Thirdly, charity shops charge a lot more than they used to. In Epping at the weekend I saw a hideous, and dated, Escada jacket on sale for £70, purely because of the name. If you're on a budget, most women would rather buy new (fast fashion) than secondhand.

Anyway, having said all that, I still frequent a few charity shops on Saturday when I'm doing my food shopping, and I'm always on the look out for something cool and distinctive.
Mid life style blogger Gail Hanlon in thrifted Hauber jacket and sequin sleeved black top worn with a black midi skirt and silver ankle boots
I was determined to ceate a thrifted outfit from the three charity shops I visit in Epping. In the end, I only found two items, but I was pleased to find a jacket and sequin sleeve top, which both tick a few boxes for me.

The jacket has some yellow in it - pleasing because yellow is very on-trend for spring, and I saw immediately I could cinch it with a wide belt, another spring trend.

It has the label "Hauber" which was new to me, but I subsequently discovered it was a long established German firm which had about 80 UK stockists until it went out of business in 2015. You can find pieces on eBay and it reminds me of other German brands Gerry Weber and Betty Barclay.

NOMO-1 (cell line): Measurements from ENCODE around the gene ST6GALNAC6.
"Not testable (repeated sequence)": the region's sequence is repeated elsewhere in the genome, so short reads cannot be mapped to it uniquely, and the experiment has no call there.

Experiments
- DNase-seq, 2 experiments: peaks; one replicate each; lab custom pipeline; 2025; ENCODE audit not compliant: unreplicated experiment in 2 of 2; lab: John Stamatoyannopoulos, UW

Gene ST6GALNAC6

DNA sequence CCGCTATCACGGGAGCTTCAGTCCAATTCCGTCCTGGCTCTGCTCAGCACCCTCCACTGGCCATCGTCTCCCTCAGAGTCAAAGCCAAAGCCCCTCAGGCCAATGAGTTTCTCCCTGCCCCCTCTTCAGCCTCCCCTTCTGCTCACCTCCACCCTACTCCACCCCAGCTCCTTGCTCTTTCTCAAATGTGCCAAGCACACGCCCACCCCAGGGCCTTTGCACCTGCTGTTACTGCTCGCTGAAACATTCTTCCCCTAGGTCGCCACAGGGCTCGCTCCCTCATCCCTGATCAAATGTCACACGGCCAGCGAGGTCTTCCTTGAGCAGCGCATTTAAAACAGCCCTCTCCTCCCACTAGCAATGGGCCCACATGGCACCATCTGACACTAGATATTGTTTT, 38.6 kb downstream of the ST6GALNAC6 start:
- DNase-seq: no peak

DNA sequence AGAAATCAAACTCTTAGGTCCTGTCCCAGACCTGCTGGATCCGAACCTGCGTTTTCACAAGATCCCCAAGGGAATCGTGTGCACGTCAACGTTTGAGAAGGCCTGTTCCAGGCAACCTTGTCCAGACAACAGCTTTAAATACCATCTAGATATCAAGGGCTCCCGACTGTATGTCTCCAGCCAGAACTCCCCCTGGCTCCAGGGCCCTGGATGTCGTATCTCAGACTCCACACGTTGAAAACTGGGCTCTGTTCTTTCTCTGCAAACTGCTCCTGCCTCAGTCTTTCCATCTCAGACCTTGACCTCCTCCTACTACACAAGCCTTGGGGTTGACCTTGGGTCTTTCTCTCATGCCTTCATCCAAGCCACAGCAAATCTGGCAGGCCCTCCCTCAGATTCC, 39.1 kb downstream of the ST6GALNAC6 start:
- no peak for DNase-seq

I was instantly drawn to the black top because of its gorgeous sequinned sleeves.  There's no label at all but it's good quality,  and I snap up distinctive black separates to wear to work.
I added some silver accessories: layered necklace, (gifted), boots and bag (Christmas present). I was hoping to find some suitable trousers or a skirt in my charity shop hunt but was unsuccessful. Initially I tried the outfit with a knee-length flippy skirt but the proportions looked wrong and dated.  The midi skirt was definitely better. For spring it's either quite short or quite long in term of skirt length!